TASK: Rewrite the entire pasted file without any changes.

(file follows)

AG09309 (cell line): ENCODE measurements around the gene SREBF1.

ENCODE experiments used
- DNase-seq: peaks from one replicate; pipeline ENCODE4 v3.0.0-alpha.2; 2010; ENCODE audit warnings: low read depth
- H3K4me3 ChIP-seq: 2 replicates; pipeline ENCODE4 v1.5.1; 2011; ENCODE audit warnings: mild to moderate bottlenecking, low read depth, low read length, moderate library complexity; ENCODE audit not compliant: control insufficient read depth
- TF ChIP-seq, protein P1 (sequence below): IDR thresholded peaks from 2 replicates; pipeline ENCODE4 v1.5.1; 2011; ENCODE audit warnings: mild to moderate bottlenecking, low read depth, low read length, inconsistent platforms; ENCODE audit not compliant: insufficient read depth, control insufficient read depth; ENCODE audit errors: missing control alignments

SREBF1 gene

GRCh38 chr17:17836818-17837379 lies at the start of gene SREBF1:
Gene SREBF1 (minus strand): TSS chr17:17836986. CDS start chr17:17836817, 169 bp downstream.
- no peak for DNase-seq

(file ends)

AG09309 (cell line): ENCODE measurements around the gene SREBF1.

ENCODE experiments used
- DNase-seq: peaks from one replicate; pipeline ENCODE4 v3.0.0-alpha.2; 2010; ENCODE audit warnings: low read depth
- H3K4me3 ChIP-seq: 2 replicates; pipeline ENCODE4 v1.5.1; 2011; ENCODE audit warnings: mild to moderate bottlenecking, low read depth, low read length, moderate library complexity; ENCODE audit not compliant: control insufficient read depth
- TF ChIP-seq, protein P1 (sequence below): IDR thresholded peaks from 2 replicates; pipeline ENCODE4 v1.5.1; 2011; ENCODE audit warnings: mild to moderate bottlenecking, low read depth, low read length, inconsistent platforms; ENCODE audit not compliant: insufficient read depth, control insufficient read depth; ENCODE audit errors: missing control alignments

SREBF1 gene

GRCh38 chr17:17836818-17837379 lies at the start of gene SREBF1:
Gene SREBF1 (minus strand): TSS chr17:17836986. CDS start chr17:17836817, 169 bp downstream.
- no peak for DNase-seq